Mr. Coward. I certainly don't recall saying it. On the contrary, the proposed bill for a variety of reasons, and I mentioned three in particular, such as making money laundering per se an offense certainly allows for removing from the trafficking scheme a number of people who DEA and IRS are not able to reach with current legislation.

The facilitation part of the pending legislation is good for DEA from a couple of viewpoints. First of all, it allows the smurfing problem to be-to be more frontally addressed and as I mentioned, we would like to see that happen, not only because Smurfs will make nice defendants, but also very good witnesses.

Mr. WYLIE. There are numerous forms of money laundering, and criminals are becoming more and more imaginative, and as our law enforcement efforts become more proficient, they figure out better ways to launder money, but you want to be on record this morning saying you think a money laundering statute will be quite helpful


to you.

Mr. Coward. No question about that, sir. But we may well be back again next year.

Mr. WYLIE. Where do most of the drugs come in from?

Mr. COWARD. Depends on the drug, sir. Cocaine is entirely from South America, and there are a variety of trafficking routes. There is a growing incidence of it coming across the Texas border now.

The Caribbean has been sewed up a little bit with all of the heavy emphasis on enforcement in that area. Heroin comes from Southwest Asia principally, accounting for approximately 50 percent of the heroin that comes into the country-Mexico accounting for 38 percent and Southeast Asia the remainder.

And with regard to marijuana, it is neck and neck between Colombia and Mexico with Mexico edging out Colombia just a bit in the marijuana traffic.

Mr. WYLIE. A big problem is Colombia.

Mr. COWARD. Yes, the great majority of cocaine hydrochloride is manufactured in Colombia, the raw product is grown in Bolivia and other countries. The laboratory operations are generally in Colombia, but there are exceptions to that.

Mr. WYLIE. Where do most of the drugs come into?

Mr. COWARD. Again, traditionally, coming from South America, into Florida. When things heated up a bit down there, we found them moving farther north, particularly with some of the large marijuana shipments, we were seeing the mother ship operations all the way up the east coast, offshore.

With regard to cocaine, whereas we saw very little cocaine coming through Mexico up until the last year or two, we are seeing a greater and greater incidence of that now. Substantial seizures are being made at the Mexican border, or we are making substantial seizures that we are able to tie back through Mexico as a trafficking route.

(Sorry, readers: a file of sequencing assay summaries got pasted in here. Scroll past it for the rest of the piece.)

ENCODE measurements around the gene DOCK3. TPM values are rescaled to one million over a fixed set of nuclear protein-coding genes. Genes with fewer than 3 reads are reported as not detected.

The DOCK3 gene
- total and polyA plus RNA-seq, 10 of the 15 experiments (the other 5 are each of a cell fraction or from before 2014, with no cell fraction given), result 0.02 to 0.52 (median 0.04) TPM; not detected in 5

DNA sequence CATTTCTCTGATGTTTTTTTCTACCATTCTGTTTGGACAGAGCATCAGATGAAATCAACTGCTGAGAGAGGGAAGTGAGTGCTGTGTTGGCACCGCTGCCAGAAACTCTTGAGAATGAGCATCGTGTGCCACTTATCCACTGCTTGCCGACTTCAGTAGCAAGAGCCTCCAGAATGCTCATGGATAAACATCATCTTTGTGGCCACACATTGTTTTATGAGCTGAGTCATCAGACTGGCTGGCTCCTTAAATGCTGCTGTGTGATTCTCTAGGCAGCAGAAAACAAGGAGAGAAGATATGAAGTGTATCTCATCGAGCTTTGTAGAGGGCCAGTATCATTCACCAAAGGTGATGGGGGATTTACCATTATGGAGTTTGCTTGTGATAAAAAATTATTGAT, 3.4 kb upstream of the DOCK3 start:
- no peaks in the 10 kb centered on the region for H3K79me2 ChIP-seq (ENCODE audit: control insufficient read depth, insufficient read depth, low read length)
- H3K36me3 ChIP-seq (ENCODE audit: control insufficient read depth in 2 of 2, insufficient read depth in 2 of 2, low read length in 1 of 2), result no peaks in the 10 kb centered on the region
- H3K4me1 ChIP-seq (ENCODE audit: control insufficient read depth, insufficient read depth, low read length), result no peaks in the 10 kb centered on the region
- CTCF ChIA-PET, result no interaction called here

That is because of the success we have had in the Caribbean area, the Federal enforcement effort, not just DEA.

Mr. WYLIE. The real help of our efforts would come if we could work out some arrangement with countries like Colombia. How much success have you had with that?

Mr. COWARD. We work closely with the Colombians. Their resources are limited to a degree, but we have found them extremely cooperative in a number of situations, and we continue to work very closely with them.

Mr. WYLIE. Are the banks cooperative?

Mr. COWARD. We have not been that much involved with the banking in Colombia. They are negotiating now for some agreements.

Mr. TROTT. Their Treasury cooperates with Federal law enforcement, yes. Colombia has done quite a lot in the last few years to assist in this problem.

The Minister of Justice, Mr. Lara Bonilla, was assassinated in Colombia by drug traffickers, and at that point, President Betancur stepped up the program and started to extradite Colombia drug traffickers to the United States to stand trial here in this country for Federal crimes, and they had not done that before.

That has been such a controversial program in Colombia that it resulted in part in an attack on the Colombian Supreme Court, during which many justices of the Colombian Supreme Court and other people were murdered.

When I was there the last time, talking to the new Minister of Justice, I saw written on walls in that city, "Extradition: No."

Nonetheless, President Betancur has continued to cooperate and hauled out the assets of the military in that country. Daily they bomb airstrips that belong to traffickers throughout the country, and they have an eradication program going with respect to marijuana that has been stepped up very much.

Mr. WYLIE. You also have said that the situation seems to be getting worse.

Mr. TROTT. When I go to Colombia, and for the lack of a better description, belly up to them and say: "What are you doing about this problem down here?” They remind me that the market is in the United States and they ask what we are doing about the market, and they describe the demand side of the equation as the root of the problem.

They point out, “If your people weren't spending $80 billion a year on this stuff, we wouldn't have our people growing it."